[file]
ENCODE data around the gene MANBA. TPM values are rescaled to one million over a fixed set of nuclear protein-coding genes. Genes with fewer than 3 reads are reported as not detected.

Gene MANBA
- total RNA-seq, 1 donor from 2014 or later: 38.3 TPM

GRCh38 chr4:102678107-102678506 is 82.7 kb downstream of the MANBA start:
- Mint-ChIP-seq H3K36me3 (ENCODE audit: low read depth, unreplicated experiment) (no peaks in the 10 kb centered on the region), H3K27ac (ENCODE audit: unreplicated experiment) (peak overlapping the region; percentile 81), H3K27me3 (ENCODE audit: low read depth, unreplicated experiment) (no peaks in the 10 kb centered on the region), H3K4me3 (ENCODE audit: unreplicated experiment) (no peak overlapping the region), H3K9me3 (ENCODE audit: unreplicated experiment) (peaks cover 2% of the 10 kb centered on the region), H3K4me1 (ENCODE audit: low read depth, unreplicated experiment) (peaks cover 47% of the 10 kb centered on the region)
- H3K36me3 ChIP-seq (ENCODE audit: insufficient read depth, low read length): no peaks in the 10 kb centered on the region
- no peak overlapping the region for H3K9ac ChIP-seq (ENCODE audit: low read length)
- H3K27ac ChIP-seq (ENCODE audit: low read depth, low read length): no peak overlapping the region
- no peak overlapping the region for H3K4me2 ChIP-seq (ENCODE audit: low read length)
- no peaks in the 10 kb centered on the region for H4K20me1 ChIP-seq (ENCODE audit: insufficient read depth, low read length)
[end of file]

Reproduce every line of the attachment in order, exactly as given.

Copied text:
ENCODE data around the gene MANBA. TPM values are rescaled to one million over a fixed set of nuclear protein-coding genes. Genes with fewer than 3 reads are reported as not detected.

Gene MANBA
- total RNA-seq, 1 donor from 2014 or later: 38.3 TPM

GRCh38 chr4:102678107-102678506 is 82.7 kb downstream of the MANBA start:
- Mint-ChIP-seq H3K36me3 (ENCODE audit: low read depth, unreplicated experiment) (no peaks in the 10 kb centered on the region), H3K27ac (ENCODE audit: unreplicated experiment) (peak overlapping the region; percentile 81), H3K27me3 (ENCODE audit: low read depth, unreplicated experiment) (no peaks in the 10 kb centered on the region), H3K4me3 (ENCODE audit: unreplicated experiment) (no peak overlapping the region), H3K9me3 (ENCODE audit: unreplicated experiment) (peaks cover 2% of the 10 kb centered on the region), H3K4me1 (ENCODE audit: low read depth, unreplicated experiment) (peaks cover 47% of the 10 kb centered on the region)
- H3K36me3 ChIP-seq (ENCODE audit: insufficient read depth, low read length): no peaks in the 10 kb centered on the region
- no peak overlapping the region for H3K9ac ChIP-seq (ENCODE audit: low read length)
- H3K27ac ChIP-seq (ENCODE audit: low read depth, low read length): no peak overlapping the region
- no peak overlapping the region for H3K4me2 ChIP-seq (ENCODE audit: low read length)
- no peaks in the 10 kb centered on the region for H4K20me1 ChIP-seq (ENCODE audit: insufficient read depth, low read length)